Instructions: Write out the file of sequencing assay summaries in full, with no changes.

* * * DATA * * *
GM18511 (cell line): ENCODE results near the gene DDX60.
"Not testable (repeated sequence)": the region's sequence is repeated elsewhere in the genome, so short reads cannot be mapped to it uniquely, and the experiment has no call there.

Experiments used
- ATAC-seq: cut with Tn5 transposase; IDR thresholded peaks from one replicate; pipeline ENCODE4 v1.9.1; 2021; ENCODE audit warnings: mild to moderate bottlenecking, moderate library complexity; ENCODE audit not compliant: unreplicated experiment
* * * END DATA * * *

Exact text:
GM18511 (cell line): ENCODE results near the gene DDX60.
"Not testable (repeated sequence)": the region's sequence is repeated elsewhere in the genome, so short reads cannot be mapped to it uniquely, and the experiment has no call there.

Experiments used
- ATAC-seq: cut with Tn5 transposase; IDR thresholded peaks from one replicate; pipeline ENCODE4 v1.9.1; 2021; ENCODE audit warnings: mild to moderate bottlenecking, moderate library complexity; ENCODE audit not compliant: unreplicated experiment